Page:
In almost 11 years of unveiling feminine charm, we've discovered our Playmates in small-town shops, in big-city banks, in our own offices, in beauty contests, in various facets of showbiz, on college campuses, and in our Playboy Clubs. Though for the most part we've discovered them, occasionally our Playmates have turned the tables, introducing themselves through letters with snapshots enclosed, as did Nancy Jo Hooper, our February 1964 Playmate. Our prize for the most refreshingly direct approach to date, however, goes to Rosemarie Hillcrest, the statuesque British beauty who graces our gatefold this month. A 21-year-old student at the Sceptered Isle's prestigious Exeter University, Rosemarie jetted 4000 miles from Devon, England, to Chicago, U.S.A., for the express purpose of placing her name and numerals (41-25-38) in nomination for Playmate laurels. Rosemarie has long been a Playboy fan (though a copy of Playboy costs $1.20 in the United Kingdom, it's still the largest-selling American magazine there) and Playboy's popularity on the Exeter campus further kindled her long-cherished dreams of becoming a gatefold girl. "I knew I had the wherewithal to be a Playmate," Rosemarie later told us, "but I was hesitant to travel all the way to America, because I was afraid I might not even get an interview." With some urging from school chums, however, Rosemarie decided to visit the United States during her summer vacation--with a scheduled stop at Playboy's home base in the Windy City. Thus it was that one afternoon in the summer of 1963 she appeared on the marble doorstep of The Playboy Mansion, on Chicago's Near North Side, requesting to see Editor-Publisher Hugh M. Hefner, who happened to be at home that afternoon. She was shown in. Understandably impressed, Hef arranged Playmate test shots, the results of which were, as the British might understate, a bit of all right; so much so that a few months after Rosemarie had returned to England, we arranged to fly her back to the U.S. (between semesters) to pose for her official Playmate photos in the Playboy Studio. Rosemarie was so taken with America and with the Playboy world that she plans to come back after graduation to work as a Playboy Club Bunny. As far as we know, when she dons her satin ears she'll be the first Bunny-aristocrat: Her ancestry, which traces back to the England of William the Conqueror, entitles her to a coat of arms. Her intellectual escutcheon is equally prepossessing: She reads deeply in the works of such British novelists as Anthony Trollope, George Eliot and Jane Austen. But her abiding interest is economics, a subject in which she will soon hold a bachelor's degree. A disciple of the British economist John Maynard Keynes, Rosemarie thinks that America's economy should be more closely planned, says she believes the late J.F.K.'s greatest domestic achievement was consciously applying deficit spending to boost prosperity. Our 5″6″ Miss October is also an accomplished equestrienne and first-rate swordswoman. Except for TW3, she finds television "a terrible bore, which I blamed on Britain until my first visit to America, when I learned that the only thing worse than British television is American television." She also can't tolerate the Beatles or their fans, reserves special contempt for affected men. But she's not hypercritical, she avers: She digs show horses, showbiz folks, sunshine, rose-period Picasso athletes, progressive jazz and masterful men. "Though deep down I'm a sensible girl, I'm sometimes rather too spontaneous for my own good," she admits candidly. "Which explains why I do outrageous things, like coming to America--that have wonderful results, like becoming a Playmate." The wonderful result of Rosemarie's spontaneity is--in this instance--undeniable; skeptics can refer to the gatefold for additional evidence, and for further insights into our beauteous and bounteous bundle from Britain.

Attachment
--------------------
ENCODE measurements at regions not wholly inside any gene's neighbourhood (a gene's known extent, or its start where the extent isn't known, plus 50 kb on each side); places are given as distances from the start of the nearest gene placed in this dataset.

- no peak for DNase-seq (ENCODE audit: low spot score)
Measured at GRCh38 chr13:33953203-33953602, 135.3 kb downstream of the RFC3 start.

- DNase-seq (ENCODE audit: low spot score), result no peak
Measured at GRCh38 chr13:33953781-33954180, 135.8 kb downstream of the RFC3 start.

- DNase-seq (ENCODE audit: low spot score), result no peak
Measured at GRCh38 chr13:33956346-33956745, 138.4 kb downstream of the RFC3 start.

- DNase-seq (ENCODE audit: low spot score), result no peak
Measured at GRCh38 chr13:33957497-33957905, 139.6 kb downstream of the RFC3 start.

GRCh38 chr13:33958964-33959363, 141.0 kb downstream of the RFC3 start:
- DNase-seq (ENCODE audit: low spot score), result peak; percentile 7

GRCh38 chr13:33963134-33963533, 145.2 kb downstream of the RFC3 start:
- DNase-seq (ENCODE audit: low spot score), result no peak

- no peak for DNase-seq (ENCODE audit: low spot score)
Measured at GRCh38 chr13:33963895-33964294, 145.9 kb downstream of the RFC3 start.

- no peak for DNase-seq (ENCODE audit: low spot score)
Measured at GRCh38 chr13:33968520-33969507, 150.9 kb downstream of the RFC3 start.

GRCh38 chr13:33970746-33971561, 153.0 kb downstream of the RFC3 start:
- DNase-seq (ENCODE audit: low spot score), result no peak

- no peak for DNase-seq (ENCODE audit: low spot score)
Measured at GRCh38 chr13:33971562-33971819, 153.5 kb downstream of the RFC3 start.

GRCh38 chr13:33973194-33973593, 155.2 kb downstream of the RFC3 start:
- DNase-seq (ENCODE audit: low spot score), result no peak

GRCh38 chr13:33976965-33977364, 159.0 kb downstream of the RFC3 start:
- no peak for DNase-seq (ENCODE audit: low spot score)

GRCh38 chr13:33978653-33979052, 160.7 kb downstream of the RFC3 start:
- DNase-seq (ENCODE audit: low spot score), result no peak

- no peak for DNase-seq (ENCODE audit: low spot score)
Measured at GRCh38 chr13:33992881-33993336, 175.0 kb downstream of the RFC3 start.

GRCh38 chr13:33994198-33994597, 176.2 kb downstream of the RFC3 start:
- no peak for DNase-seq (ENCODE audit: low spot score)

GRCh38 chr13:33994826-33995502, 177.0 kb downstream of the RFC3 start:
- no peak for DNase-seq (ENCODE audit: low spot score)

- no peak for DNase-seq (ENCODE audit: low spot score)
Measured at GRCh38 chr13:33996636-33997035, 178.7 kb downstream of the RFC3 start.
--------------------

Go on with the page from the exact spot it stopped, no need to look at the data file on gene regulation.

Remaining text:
The telephone rang. She looked at it speculatively. She was not obliged to answer it. She was not even sure she should answer it. It went a second and a third time. She decided that if it rang six times she would pick it up.
Time was when the waking-hours focal point for a gentleman's retreat was a roaring hearth. But times change and with them the means by which a man of means might best while away his leisure hours. In this electronic age it is both meet and proper that the knowledgeable bachelor should have for his avocational center of attractions an area replete with all the latest electronic inducements to keep him--and whoever he chooses to share his company--indoors.
When May Irwin and John C. Rice electrified nickelodeon audiences with the screen's first flickering kiss--a prim 60-second buss which was the smash scandal of 1896--moving pictures became not only big business but also a magnifying mirror for the moral moods of their times. They still are; but times, happily, have changed. Keeping pace with moviegoers, the movies have since learned to dish up the facts of life with unblushing frankness. Licit and illicit, sex is today bigger box office than ever before; and never has its infinite variety been more openly explored--in everything from the cheapest nudie movies to the multimillion-dollar epics and avant-garde award winners. Whatever their genre, no variation on this evergreen theme is more time-honored than that of the cuckolded husband, the wayward wife and the philandering paramour whose triangular misadventures are invariably climaxed by the melodramatic moment when hubby returns home to find the little woman in flagrante delicto. This scene is such a classic cinematic cliché that we got to wondering how several of our favorite directors might attempt to breathe fresh life into this age-old confrontation. In the following photo spoof, we suggest the manner in which nine well-known moviemakers might proceed, each in his own distinctive cinematic style.